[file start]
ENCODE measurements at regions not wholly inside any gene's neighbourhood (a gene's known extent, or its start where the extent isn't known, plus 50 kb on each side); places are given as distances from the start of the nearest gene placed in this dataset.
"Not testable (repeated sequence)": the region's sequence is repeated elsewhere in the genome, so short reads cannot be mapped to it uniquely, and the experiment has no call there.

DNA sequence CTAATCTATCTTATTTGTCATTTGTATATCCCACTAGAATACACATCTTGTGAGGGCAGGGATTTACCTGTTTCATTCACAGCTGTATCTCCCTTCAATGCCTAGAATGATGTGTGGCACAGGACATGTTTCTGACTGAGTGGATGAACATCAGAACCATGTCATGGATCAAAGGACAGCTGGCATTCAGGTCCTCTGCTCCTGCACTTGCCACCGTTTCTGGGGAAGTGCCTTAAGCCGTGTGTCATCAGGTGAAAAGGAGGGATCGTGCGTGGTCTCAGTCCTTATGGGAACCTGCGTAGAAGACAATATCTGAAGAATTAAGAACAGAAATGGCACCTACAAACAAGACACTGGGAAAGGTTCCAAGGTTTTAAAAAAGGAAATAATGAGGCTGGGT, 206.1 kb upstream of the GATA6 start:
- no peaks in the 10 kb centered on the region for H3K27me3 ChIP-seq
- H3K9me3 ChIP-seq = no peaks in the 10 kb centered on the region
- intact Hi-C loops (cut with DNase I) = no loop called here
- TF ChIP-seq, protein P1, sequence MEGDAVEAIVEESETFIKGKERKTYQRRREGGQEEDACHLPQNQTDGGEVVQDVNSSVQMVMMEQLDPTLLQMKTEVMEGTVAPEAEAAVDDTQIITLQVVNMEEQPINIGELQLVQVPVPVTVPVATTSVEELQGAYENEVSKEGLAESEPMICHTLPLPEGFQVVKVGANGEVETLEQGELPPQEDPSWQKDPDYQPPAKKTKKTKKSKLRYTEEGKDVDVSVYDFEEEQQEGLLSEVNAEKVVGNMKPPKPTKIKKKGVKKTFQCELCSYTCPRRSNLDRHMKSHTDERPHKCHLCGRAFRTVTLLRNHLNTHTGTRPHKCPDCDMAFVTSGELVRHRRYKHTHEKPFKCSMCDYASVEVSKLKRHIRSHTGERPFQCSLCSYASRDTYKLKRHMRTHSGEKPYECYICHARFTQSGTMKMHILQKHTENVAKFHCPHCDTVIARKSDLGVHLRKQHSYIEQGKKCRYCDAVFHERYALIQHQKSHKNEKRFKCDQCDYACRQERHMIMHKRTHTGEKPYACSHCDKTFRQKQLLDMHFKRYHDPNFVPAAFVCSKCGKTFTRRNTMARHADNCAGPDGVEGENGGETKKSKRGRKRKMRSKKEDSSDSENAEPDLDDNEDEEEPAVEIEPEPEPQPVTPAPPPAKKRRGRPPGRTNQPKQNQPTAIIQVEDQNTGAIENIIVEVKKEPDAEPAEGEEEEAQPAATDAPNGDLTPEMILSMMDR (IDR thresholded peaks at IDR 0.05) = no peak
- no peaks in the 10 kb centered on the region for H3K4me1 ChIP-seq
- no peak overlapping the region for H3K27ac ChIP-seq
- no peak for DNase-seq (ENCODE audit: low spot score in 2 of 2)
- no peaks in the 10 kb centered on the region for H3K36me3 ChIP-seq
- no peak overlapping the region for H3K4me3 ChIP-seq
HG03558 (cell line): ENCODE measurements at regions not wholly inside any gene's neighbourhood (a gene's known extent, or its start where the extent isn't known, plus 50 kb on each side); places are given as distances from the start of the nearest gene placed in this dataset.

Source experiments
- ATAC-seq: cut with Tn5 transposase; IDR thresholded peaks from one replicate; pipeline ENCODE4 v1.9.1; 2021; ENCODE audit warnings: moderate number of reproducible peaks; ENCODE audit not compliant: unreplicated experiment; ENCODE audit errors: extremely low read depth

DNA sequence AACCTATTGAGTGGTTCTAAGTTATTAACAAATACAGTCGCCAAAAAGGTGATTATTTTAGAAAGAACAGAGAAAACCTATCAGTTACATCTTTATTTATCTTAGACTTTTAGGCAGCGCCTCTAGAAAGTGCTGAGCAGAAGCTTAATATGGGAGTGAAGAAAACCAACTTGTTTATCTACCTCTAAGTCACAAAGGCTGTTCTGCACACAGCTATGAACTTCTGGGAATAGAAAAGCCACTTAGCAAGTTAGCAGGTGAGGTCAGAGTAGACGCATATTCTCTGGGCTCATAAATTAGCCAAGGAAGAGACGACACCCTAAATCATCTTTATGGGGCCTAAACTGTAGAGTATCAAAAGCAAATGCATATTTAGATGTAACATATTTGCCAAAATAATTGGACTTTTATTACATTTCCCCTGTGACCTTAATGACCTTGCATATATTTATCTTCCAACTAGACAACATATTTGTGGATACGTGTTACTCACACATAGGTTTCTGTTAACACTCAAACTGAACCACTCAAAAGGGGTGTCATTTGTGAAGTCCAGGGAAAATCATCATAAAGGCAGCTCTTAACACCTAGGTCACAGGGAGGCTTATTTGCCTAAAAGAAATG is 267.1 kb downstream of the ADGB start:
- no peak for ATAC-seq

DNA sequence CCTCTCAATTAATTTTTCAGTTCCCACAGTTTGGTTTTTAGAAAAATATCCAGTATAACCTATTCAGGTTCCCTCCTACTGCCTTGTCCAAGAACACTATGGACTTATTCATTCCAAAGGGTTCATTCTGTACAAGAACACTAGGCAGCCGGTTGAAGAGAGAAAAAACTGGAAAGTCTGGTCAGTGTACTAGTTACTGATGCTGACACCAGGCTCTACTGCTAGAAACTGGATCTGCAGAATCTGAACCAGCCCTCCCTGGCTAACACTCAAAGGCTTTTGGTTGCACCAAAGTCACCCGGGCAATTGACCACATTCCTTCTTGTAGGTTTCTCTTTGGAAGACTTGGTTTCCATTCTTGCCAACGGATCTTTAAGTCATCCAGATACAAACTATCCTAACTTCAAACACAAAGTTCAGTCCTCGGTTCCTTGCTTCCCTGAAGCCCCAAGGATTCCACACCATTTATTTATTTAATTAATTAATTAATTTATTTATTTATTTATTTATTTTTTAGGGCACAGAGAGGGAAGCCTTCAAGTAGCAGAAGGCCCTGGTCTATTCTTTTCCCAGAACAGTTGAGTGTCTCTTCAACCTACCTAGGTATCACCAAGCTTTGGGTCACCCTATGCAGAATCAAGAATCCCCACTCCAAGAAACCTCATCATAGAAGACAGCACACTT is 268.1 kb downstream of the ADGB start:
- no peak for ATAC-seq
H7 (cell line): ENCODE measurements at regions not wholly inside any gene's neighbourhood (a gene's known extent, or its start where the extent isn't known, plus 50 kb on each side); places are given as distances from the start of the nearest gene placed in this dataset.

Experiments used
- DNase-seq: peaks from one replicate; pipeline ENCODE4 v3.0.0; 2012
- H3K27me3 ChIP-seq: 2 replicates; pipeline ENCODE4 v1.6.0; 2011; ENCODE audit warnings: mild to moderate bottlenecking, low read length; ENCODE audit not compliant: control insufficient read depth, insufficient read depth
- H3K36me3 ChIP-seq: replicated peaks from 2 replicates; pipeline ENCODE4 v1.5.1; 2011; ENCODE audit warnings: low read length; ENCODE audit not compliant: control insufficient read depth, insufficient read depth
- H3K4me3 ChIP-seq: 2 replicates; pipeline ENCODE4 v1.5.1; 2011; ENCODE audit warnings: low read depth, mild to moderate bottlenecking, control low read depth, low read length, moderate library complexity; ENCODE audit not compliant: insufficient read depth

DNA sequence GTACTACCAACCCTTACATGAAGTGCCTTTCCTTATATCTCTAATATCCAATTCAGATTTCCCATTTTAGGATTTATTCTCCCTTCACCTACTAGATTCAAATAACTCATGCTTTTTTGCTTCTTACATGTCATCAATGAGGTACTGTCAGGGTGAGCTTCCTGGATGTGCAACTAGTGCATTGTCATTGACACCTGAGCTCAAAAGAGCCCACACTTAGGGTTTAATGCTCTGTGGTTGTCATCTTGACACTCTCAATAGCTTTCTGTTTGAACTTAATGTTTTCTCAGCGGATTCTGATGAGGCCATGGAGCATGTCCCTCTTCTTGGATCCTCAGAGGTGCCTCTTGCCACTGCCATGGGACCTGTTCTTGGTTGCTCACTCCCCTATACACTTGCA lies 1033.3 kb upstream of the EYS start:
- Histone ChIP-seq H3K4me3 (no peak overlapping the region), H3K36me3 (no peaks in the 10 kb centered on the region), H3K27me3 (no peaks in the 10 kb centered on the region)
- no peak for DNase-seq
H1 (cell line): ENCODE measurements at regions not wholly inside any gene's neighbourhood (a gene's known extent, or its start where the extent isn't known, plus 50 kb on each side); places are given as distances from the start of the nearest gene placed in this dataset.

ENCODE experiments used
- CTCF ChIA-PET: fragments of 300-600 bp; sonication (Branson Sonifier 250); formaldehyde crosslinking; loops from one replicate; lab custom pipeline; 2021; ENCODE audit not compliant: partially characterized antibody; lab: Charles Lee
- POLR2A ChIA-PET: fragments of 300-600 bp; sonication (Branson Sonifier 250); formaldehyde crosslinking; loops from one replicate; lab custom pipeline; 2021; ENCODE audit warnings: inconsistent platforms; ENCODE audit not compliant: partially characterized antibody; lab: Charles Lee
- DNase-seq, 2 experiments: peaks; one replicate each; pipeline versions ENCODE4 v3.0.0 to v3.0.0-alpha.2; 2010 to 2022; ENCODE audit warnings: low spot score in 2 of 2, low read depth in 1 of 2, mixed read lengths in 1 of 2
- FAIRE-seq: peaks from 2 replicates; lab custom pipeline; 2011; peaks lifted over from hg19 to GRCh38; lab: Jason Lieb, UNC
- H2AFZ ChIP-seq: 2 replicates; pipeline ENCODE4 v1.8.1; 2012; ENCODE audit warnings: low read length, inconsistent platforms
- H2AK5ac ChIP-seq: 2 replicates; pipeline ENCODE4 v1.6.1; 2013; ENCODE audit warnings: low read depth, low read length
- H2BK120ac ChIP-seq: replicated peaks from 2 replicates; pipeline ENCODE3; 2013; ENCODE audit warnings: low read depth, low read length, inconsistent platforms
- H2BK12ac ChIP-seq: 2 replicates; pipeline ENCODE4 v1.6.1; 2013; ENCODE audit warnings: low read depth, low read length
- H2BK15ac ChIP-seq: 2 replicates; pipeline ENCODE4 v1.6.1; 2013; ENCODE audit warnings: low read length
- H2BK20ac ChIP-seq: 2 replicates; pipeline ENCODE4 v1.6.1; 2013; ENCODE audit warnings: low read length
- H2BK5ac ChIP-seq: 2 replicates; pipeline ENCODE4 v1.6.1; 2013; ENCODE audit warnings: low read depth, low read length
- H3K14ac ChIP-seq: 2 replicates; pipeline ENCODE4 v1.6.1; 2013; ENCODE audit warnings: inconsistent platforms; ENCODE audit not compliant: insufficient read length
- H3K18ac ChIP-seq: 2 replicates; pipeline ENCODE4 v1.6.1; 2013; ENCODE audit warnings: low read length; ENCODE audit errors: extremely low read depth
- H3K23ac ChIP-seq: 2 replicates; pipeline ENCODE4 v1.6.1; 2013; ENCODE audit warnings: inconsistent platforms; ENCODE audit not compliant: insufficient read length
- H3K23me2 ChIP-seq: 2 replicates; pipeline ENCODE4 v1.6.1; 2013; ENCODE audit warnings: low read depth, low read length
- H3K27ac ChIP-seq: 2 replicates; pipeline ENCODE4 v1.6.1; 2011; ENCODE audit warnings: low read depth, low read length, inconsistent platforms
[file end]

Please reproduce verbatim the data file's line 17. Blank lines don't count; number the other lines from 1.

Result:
- no peak for ATAC-seq